Here are gross revenue and profit figures for all 14 SEC football programs for the fiscal year 07/01/16 to 06/30/17. (Keep in mind that “profit” is an amorphous term, considering the way athletic departments cook the books with certain expense items like tuition.)
- Vanderbilt: $29.0 million ($5.7 million profit)
- Missouri: $29.2 million ($8.1 million profit)
- Mississippi State: $35.7 million ($12.6 million profit)
- Kentucky: $36.4 million ($10.8 million profit)
- South Carolina: $60.3 million ($25.5 million profit)
- Ole Miss: $62.7 million ($32.3 million profit)
- Texas A&M: $70.4 million ($37.3 million profit)
- Arkansas: $71.2 million ($33.9 million profit)
- Florida: $82.8 million ($49.1 million profit)
- LSU: $86.2 million ($56.1 million profit)
- Auburn: $91.7 million ($48.9 million profit)
- Georgia: $93.3 million ($56.9 million profit)
- Alabama: $108.1 million ($45.9 million profit)
- Tennessee: $110.7 million ($78.1 million profit)
Quite the bang for the buck there, Volnation.
It’s a little surprising to see Florida’s relatively middle of the pack numbers there, income-wise. It’s not so surprising, though, to compare the Gators’ profit number with that of Alabama’s when you compare staff expenses.
Alabama, you probably won’t be surprised to learn, has steadily raised its staff compensation over the past decade. You may be surprised to see the rate at which it’s done so.
Coach 2009* 2020 %change Change Off. coord. $416,515 $1,200,000 288.1% $783,485 Def. coord. $416,515 $1,100,000 264.1% $683,485 D-line $289,246 $750,000 259.3% $460,754 LBs $376,020 $650,000 172.9% $273,980 Secondary $271,891 $350,000 128.7% $78,109 TE/QB $335,526 $875,000 260.8% $539,474 Sp. teams — $550,000 — $550,000 WRs $260,322 $525,000 201.7% $264,678 RBs $289,246 $425,000 146.9% $135,754 O-line $460,948 $490,000 106.3% $29,052 Total $3,116,229 $6,915,000 221.9% $3,798,771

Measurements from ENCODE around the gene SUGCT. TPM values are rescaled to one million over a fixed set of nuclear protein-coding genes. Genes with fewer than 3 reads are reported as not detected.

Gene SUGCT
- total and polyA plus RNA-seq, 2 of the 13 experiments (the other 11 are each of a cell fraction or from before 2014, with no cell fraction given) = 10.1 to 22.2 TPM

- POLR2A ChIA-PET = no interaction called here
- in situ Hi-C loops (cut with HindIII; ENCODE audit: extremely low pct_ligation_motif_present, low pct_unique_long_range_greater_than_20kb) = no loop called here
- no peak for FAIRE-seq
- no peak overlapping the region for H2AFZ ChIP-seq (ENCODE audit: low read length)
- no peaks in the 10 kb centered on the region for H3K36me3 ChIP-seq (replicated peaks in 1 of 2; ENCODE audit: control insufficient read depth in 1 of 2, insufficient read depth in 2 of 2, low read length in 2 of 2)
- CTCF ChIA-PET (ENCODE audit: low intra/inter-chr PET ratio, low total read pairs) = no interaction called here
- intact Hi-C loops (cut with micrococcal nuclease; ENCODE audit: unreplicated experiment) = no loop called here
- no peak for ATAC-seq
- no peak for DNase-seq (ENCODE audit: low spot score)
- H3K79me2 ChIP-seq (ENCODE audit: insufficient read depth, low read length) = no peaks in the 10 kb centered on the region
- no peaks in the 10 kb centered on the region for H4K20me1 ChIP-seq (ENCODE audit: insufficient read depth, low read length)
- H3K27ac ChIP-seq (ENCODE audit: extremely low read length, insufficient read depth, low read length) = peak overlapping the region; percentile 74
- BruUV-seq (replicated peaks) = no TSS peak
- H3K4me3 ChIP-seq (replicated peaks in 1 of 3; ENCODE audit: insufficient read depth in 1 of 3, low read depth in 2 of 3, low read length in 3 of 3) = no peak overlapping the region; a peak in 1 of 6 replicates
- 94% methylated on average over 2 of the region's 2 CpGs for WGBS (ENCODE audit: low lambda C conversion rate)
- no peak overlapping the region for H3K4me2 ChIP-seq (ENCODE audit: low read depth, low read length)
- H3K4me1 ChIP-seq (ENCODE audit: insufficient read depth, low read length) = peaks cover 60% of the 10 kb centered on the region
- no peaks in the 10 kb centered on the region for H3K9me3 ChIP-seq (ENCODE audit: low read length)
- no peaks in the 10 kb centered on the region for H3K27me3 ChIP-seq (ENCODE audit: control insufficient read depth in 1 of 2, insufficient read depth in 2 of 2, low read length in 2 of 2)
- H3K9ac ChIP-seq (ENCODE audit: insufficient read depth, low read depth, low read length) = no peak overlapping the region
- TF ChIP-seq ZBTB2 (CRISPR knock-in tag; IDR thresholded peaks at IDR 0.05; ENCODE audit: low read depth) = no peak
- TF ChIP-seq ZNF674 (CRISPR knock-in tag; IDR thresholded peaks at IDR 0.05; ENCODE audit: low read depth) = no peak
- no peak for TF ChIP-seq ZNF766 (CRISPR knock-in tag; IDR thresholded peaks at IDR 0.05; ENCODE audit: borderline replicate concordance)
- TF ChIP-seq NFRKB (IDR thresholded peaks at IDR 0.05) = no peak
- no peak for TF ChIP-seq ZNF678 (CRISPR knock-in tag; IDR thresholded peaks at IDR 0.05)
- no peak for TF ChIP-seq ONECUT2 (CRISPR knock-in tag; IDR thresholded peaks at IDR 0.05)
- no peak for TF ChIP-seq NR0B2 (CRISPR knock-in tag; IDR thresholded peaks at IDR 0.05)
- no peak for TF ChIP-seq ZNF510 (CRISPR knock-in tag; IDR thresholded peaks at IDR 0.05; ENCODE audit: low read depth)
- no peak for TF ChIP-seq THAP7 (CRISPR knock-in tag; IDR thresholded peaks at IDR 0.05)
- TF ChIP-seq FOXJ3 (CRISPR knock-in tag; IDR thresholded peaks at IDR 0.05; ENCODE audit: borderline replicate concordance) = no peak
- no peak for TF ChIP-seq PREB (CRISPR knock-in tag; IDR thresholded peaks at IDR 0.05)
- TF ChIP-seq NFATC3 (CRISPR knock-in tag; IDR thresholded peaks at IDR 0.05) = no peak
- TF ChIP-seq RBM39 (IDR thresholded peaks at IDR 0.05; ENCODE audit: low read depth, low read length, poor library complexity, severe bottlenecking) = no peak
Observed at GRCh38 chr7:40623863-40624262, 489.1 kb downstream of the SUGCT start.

In case you’re wondering, the asterisk indicates that the 2009 salaries have been adjusted for inflation, which means that’s a real world increase rate of 221.9% in a decade. (Yes, some of that can be attributed to the addition of a tenth coach this season, but, still.) The result is that Alabama is paying this staff almost $7 million to coach this season.
By comparison, Florida, even with paying Todd Grantham a record amount for a Gator assistant coach, is paying its staff less than $5 million in 2018. (Is there another SEC assistant coach making less than $100,000 this season, as Christian Robinson is?)
Give ‘Bama credit for pouring its profits back into the program if you like, but nobody’s missing any meals at either school. The ultimate point here is that SEC schools are able to lavish huge salaries on coaches because they have lots of income rolling in and only so many places to spend it. If you think things are at the point where coaches make more money than is justified, that’s the way the market is structured today. It certainly makes Jimmy Sexton’s life easier.
As a side note, it sure will be interesting to revisit these numbers in a couple of years, when Georgia’s revenues and profits for the 2018 fiscal year are tallied, don’t you think?